In terms of electromagnetic wave energy density, applying the definition of generalized Compton wavelength given in [8]

${\lambda}_{0}=\frac{2hc}{\epsilon}\gamma \left(1-\beta \mathrm{cos}\theta \right)$ (82)

the scalar curvature (78) can be rewritten in the relativistic form

$R=-\frac{{\epsilon}^{2}}{2{h}^{2}{c}^{2}}\frac{1-{\beta}^{2}}{{\left(1-\beta \mathrm{cos}\theta \right)}^{2}}$ (83)

which contains the energy of the photon exchanged between the two interacting particles, namely of the photon emitted by a DEMS towards an observer. The Equation (83) highlights how space-time curvature depends on the square of the rest energy located within the DEMS, but also on the dynamic conditions in which the interaction occurs. In fact, the maximum of the curvature is achieved during the phase of approaching of the two interacting particles. In this case, the incidence angle is $\theta \cong 0$, using the definition of entangled energy (2.A), the Equation (83) becomes

$R=-\frac{{\epsilon}_{1}{\epsilon}_{2}}{2{h}^{2}{c}^{2}}\frac{1+\beta}{1-\beta}$ (84)

in which for effect of the Doppler factor the curvature of the bubble increases during a relative high energy approach with $\beta \to 1$, but it is zero when in space-time, there is not electromagnetic energy density. Using Equation (84) in agreement with Equation (78) is possible to define the energy of the interaction as a function of the local curvature,

$E=hc\sqrt{-\frac{R}{2}}=\gamma \frac{\epsilon}{2}\left(1+\beta \right)$ (85)

Equation (84) shows how curvature is a relativistic quantity, in fact, identical observers with different speeds feel different curvatures in presence of the same amount of energy. Following this idea for macroscopic bodies, the galaxies of a same cluster can be attracted to their common center of mass with different values of gravity, for effect of the difference among their masses but also by the different relative speed of each galaxy respect the center of mass. Speedy galaxies will experience high value of space-time curvature.

7.2. The Einstein’s Tensor and the Cosmological Term for a Multi-Bubble Universe

To consider a whatever sphere of space-time in the universe with an arbitrary radius *r* and not a single DEMS of wavelength
${\lambda}_{0}$, but a region in which many bubble can coexist in a space-time foam, using the Equations (5), (73) and (30) in the form

$\frac{\text{d}V}{\text{d}{\lambda}_{0}}T=-\frac{hc}{{\lambda}_{0}^{2}}+\frac{{c}^{4}}{{G}_{0}}$ (86)

that considering the derivative of the volume of the multi-bubble can be rewritten as

$\frac{\text{d}V}{\text{d}r}\frac{\text{d}r}{\text{d}{\lambda}_{0}}T=-\frac{hc}{{\lambda}_{0}^{2}}+\frac{{c}^{4}}{{G}_{0}}$ (87)

Using the Equation (B.7) in Appendix B, Equation (87) becomes

$\frac{8\pi {G}_{0}Z}{{c}^{4}}T=\frac{2}{{r}^{2}}\left(1-\frac{{G}_{0}h}{{c}^{4}}\frac{1}{{\lambda}_{0}^{2}}\right)$ (88)

Using the definition of MGC and the definition (41), the Equation (88) can be rewritten as

$\frac{8\pi G}{{c}^{4}}T=\frac{2}{{r}^{2}}\left(1-{\zeta}_{P}\right)$ (89)

where the effective gravitational pseudo-constant $G={G}_{0}Z$ depends by the space-time dynamics. Similarly, to what was done for the field Equation (81), the Equation (89) gives the Einstein’s field equation for a spherical region of any radius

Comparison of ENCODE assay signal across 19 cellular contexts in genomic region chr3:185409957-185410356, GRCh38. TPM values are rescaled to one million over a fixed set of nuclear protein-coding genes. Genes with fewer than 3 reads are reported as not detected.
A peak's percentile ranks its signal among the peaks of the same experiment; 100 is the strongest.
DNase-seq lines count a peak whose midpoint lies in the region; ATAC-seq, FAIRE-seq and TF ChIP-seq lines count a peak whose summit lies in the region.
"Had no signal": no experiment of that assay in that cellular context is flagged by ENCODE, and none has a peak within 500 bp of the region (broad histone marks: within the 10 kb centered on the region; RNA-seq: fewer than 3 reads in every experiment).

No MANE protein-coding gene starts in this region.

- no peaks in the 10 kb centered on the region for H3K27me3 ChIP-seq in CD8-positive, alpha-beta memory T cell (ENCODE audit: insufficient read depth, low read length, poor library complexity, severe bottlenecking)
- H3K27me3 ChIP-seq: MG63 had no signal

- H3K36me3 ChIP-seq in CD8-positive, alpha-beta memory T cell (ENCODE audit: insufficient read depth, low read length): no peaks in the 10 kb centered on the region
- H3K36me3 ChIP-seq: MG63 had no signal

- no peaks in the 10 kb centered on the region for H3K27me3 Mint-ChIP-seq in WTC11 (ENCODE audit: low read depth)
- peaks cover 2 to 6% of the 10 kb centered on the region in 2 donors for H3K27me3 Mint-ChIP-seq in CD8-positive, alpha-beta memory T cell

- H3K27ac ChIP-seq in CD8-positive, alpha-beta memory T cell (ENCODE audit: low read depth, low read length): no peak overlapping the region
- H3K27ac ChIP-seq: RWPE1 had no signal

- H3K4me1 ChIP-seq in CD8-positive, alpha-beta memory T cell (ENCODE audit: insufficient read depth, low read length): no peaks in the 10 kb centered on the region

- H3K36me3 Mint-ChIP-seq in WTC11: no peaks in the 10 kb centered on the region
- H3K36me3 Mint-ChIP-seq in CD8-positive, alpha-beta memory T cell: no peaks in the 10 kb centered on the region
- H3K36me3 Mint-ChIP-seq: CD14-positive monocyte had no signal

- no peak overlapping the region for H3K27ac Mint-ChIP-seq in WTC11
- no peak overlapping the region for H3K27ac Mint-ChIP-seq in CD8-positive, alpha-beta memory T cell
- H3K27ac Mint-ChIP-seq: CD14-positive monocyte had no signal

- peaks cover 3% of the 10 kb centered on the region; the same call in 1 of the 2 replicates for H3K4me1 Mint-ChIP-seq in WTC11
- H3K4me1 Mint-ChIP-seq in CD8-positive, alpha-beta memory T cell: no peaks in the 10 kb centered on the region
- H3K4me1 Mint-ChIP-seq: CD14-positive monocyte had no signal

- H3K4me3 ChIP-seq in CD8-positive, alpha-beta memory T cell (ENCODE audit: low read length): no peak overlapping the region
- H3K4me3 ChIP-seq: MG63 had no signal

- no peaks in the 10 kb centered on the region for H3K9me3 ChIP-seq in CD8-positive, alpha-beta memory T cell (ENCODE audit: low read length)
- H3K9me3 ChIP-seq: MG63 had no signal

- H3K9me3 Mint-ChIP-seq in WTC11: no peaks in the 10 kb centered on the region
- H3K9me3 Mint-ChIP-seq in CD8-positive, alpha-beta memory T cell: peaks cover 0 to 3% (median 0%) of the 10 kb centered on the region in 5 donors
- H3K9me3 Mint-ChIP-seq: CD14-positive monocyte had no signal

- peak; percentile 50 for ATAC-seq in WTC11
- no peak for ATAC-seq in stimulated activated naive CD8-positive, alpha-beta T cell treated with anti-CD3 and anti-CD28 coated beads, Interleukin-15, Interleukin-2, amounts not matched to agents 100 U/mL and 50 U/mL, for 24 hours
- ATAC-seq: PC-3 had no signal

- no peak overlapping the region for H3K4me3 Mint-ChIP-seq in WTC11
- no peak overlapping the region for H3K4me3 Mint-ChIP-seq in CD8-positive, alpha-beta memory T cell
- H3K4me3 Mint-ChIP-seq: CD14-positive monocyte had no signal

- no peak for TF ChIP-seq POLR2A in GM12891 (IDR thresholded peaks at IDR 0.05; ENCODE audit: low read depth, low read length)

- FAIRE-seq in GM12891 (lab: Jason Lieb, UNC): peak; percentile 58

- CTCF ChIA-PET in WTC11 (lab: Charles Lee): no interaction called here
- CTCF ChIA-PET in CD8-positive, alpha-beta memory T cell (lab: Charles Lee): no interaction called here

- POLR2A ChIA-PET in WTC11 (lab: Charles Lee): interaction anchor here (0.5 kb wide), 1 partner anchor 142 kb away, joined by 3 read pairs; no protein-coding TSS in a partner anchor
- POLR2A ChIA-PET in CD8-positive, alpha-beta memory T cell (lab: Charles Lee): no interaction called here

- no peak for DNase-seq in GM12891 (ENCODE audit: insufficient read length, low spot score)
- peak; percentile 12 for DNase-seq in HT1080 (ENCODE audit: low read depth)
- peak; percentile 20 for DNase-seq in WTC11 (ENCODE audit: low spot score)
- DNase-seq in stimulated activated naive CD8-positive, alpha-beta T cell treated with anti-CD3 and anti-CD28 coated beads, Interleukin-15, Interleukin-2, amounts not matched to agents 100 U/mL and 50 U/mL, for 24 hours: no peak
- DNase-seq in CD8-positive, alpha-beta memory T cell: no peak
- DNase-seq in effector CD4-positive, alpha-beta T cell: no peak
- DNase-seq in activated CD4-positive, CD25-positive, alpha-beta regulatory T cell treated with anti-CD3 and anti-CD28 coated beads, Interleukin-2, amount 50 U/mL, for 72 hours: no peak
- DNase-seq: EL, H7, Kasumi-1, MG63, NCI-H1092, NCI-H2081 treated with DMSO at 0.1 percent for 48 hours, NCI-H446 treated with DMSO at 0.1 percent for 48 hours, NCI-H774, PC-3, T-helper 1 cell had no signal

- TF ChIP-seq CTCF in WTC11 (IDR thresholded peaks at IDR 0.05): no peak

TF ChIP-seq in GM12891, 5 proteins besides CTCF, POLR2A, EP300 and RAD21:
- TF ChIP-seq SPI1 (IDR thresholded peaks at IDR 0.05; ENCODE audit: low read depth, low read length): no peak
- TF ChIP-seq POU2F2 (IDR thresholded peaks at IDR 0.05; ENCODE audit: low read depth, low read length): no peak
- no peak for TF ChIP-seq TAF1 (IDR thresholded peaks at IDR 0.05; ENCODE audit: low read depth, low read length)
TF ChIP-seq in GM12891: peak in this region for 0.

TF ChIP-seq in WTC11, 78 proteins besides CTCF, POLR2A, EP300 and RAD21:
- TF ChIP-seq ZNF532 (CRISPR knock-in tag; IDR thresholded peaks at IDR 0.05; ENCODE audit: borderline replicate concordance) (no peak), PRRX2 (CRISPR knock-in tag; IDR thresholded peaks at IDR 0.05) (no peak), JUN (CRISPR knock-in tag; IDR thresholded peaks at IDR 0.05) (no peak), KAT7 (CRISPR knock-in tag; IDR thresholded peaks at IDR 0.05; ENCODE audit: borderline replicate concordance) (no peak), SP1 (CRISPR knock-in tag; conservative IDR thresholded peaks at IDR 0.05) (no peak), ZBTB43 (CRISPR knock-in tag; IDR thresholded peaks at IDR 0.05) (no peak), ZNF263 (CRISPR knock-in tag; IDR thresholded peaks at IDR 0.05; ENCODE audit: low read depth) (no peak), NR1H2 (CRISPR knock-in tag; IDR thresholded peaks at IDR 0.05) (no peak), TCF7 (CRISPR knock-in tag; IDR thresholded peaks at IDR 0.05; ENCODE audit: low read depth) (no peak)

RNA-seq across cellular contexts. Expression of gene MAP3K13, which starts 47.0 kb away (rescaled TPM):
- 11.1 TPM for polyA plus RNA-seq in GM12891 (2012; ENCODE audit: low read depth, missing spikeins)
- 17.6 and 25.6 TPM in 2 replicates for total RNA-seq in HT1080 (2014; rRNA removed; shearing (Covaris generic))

$\frac{8\pi G}{{c}^{4}}{T}_{\mu \nu}={R}_{\mu \nu}-\frac{1}{2}{g}_{\mu \nu}R+{g}_{\mu \nu}\Lambda $ (90)

Considering the cosmological term at right hand of the Equation (90) its value is due to the nothingness field and as in Equation (89) decreases with the inverse of the squared of the distance from the center of mass of a whatever gravitational attractor, varying in time throughout the ${\zeta}_{BG}$ value, representing in the Equation (89) the Planck’s antigravity-gravity threshold. This effect is justifying in peculiar conditions a rapid expansion of the considered multi-bubble universe without the necessity to suppose the existence of Dark Energy.

Assuming the nowadays value of ${\zeta}_{BG}$, the scalar field is estimated to be for great distances in agreement with a positive near zero cosmological term

$\Lambda =\frac{{\zeta}_{BG}}{2{r}^{2}}\simeq \frac{3.8\times {10}^{-33}}{{r}^{2}}\approx 0$ (91)

decreasing with the squared of the radius *r* of the sphere, delimiting a generic space-time multi-bubble. The Equation (91) in the present era emulates the presence of a very low positive dark energy able to change locally with the redshift value respect the threshold of
${\zeta}_{BG}$, producing in the multi-bubble contractive or expansive effects as predicted in the Equation (42). Considering the results given by the Planck Collaboration which given a measured Hubble constant value lower than 70 km∙s^{−}^{1}∙Mpc^{−}^{1} [15] and other measures performed on standard candles [16], gravitational lenses [17] and direct parallax [18] that give measures greater than the same value, to exemplify, assuming
${H}_{0}\approx 70\text{km}\text{\hspace{0.05em}}\cdot \text{\hspace{0.05em}}{\text{s}}^{-1}\text{\hspace{0.05em}}\cdot \text{\hspace{0.05em}}{\text{Mpc}}^{-1}$ the Equation (91) yields

$\Lambda =\frac{{\zeta}_{BG}{H}_{0}^{2}}{2{c}^{2}}\approx {10}^{-85}{\text{m}}^{-2}$. (92)

8. Prediction and Structure of the Universe